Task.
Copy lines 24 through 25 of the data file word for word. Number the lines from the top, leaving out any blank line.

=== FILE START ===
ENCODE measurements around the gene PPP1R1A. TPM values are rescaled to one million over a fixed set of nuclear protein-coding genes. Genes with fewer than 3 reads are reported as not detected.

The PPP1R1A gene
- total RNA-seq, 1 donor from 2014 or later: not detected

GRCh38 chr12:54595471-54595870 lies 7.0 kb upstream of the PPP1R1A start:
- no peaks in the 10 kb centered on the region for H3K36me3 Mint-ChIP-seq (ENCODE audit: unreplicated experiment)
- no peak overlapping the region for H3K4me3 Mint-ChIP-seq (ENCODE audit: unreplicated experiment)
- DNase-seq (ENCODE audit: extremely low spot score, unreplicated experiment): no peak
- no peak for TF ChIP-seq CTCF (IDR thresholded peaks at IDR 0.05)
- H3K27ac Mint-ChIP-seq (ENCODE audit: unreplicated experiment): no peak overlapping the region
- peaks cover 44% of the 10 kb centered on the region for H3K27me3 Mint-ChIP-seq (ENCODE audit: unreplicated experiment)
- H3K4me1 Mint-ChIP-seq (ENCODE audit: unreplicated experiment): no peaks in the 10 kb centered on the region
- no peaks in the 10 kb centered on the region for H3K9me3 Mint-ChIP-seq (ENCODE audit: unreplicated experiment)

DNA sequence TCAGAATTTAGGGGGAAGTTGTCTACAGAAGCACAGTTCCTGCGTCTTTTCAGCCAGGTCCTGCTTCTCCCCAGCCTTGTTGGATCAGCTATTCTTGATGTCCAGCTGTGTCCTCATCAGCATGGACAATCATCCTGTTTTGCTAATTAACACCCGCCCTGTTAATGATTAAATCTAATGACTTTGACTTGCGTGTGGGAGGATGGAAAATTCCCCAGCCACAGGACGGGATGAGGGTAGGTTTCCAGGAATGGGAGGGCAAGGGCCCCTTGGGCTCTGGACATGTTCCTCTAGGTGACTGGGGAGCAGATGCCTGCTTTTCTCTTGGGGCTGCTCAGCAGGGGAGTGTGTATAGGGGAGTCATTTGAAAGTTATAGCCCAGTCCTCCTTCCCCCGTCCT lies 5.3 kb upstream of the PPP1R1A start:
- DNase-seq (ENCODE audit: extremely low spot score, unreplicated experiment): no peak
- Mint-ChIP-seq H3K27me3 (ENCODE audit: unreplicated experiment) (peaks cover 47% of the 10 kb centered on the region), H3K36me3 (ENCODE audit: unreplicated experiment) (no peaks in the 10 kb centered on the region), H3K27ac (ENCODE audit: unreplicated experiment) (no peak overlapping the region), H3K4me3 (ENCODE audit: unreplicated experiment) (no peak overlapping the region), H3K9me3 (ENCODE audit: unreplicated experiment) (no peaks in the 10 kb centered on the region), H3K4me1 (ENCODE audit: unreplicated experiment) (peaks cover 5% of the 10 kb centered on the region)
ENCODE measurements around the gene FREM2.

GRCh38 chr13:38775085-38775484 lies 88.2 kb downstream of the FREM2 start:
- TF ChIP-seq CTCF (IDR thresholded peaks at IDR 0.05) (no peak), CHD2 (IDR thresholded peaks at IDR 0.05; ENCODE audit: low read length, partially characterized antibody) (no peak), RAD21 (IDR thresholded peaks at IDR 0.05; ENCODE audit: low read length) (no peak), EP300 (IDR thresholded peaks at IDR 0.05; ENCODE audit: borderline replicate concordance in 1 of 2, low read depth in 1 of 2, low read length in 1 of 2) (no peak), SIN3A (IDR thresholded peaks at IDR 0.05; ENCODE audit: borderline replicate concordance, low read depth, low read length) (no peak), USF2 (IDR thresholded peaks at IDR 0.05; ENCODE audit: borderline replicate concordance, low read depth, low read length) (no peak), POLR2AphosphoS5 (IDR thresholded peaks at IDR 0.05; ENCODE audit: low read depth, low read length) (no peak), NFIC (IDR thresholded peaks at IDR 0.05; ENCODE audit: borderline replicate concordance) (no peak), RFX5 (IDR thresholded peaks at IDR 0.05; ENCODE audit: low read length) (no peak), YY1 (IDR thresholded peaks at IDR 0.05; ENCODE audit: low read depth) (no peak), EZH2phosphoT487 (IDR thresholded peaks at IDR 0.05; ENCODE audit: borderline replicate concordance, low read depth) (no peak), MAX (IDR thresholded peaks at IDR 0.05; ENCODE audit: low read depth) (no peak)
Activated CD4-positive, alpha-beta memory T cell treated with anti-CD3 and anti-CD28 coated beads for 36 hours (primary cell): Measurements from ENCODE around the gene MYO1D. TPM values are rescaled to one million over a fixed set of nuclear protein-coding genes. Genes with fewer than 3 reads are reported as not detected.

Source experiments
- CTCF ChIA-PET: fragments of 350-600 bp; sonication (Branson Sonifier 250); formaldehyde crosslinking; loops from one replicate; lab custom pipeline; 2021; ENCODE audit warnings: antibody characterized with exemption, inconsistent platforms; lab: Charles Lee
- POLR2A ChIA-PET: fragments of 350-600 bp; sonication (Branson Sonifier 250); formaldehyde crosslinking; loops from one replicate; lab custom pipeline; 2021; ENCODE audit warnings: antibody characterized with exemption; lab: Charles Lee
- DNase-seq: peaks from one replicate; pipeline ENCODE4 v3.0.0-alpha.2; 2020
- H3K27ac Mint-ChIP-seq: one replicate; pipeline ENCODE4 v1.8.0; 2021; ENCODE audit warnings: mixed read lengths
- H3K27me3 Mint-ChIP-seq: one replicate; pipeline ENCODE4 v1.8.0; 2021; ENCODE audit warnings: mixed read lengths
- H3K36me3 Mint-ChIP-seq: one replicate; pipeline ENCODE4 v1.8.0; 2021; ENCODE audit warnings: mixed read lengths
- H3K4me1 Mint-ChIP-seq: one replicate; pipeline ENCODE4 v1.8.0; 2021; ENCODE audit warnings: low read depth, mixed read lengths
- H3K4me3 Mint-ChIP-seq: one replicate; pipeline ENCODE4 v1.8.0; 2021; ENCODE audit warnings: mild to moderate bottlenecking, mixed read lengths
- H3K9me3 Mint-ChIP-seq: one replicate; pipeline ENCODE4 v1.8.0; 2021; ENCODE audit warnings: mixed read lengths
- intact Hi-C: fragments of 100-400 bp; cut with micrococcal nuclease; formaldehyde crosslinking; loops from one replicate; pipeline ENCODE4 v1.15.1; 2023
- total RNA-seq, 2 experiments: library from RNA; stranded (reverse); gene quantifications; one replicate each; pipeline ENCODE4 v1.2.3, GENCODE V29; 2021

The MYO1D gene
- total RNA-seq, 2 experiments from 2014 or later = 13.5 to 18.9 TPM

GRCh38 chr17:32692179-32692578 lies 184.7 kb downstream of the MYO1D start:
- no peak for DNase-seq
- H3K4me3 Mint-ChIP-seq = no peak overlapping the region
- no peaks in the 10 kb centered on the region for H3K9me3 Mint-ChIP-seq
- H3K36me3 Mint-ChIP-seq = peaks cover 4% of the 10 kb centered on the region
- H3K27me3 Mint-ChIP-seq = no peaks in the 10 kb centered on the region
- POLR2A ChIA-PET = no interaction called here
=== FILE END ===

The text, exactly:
- H3K27ac Mint-ChIP-seq: one replicate; pipeline ENCODE4 v1.8.0; 2021; ENCODE audit warnings: mixed read lengths
- H3K27me3 Mint-ChIP-seq: one replicate; pipeline ENCODE4 v1.8.0; 2021; ENCODE audit warnings: mixed read lengths